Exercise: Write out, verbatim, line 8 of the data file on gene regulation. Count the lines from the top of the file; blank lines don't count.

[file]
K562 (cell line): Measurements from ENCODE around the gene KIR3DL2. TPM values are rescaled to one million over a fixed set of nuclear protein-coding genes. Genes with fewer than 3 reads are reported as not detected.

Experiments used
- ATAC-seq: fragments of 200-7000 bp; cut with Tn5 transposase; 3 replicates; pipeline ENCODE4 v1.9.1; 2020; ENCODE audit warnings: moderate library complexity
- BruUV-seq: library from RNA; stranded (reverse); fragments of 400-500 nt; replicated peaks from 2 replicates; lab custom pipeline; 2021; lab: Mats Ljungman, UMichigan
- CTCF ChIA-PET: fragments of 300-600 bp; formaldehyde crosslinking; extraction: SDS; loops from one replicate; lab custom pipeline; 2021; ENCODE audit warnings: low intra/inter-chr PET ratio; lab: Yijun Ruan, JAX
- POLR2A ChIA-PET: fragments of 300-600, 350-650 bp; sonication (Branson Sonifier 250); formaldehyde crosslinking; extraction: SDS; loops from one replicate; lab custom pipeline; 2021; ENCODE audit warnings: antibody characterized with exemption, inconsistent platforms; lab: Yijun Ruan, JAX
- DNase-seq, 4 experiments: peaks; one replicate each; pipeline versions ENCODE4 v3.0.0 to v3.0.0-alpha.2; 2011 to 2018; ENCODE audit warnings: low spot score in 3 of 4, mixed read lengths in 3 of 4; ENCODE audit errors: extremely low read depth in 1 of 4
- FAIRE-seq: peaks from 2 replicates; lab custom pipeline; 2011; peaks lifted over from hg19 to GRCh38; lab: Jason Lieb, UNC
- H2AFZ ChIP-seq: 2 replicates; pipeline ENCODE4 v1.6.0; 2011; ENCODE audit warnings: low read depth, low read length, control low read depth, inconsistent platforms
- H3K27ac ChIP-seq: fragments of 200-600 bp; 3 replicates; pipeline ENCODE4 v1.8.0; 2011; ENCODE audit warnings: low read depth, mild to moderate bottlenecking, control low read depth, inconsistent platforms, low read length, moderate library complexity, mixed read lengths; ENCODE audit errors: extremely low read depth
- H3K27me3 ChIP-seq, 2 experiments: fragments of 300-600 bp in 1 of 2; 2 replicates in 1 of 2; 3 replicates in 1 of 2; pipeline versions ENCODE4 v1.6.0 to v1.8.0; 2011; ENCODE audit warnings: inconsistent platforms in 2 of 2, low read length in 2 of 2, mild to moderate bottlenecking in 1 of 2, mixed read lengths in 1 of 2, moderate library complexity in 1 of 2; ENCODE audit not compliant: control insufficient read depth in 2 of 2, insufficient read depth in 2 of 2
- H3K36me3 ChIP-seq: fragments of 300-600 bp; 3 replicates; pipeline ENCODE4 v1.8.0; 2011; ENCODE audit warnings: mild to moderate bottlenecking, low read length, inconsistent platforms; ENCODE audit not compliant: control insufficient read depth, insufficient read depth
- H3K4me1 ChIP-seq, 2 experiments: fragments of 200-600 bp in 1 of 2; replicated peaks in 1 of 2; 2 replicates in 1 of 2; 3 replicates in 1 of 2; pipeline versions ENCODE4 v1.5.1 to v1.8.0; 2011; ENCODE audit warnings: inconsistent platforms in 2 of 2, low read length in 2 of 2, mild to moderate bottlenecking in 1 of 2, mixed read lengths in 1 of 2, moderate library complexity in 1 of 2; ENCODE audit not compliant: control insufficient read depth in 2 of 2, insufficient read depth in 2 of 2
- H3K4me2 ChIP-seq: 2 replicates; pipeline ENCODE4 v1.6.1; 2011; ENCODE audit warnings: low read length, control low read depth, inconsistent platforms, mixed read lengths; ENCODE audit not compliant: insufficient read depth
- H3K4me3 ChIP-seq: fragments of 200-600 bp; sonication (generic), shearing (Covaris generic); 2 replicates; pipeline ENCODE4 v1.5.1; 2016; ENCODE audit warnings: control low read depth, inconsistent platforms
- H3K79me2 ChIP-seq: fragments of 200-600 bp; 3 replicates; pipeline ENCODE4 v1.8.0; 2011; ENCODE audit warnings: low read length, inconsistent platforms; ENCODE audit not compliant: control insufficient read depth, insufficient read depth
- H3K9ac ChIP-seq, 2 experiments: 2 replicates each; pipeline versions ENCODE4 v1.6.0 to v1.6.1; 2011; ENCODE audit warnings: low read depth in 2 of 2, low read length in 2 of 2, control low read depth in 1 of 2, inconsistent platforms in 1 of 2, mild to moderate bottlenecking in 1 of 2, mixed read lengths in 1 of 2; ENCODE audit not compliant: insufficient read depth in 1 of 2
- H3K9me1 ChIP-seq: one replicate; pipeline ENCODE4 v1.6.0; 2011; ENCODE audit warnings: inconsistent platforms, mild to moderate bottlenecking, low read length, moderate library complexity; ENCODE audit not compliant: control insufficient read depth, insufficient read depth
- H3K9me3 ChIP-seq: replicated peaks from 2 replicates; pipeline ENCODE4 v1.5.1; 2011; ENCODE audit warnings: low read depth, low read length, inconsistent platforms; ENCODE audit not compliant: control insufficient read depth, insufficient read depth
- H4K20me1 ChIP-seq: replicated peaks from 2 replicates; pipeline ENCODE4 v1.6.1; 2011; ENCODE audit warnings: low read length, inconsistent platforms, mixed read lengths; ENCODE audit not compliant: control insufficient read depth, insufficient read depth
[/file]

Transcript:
- FAIRE-seq: peaks from 2 replicates; lab custom pipeline; 2011; peaks lifted over from hg19 to GRCh38; lab: Jason Lieb, UNC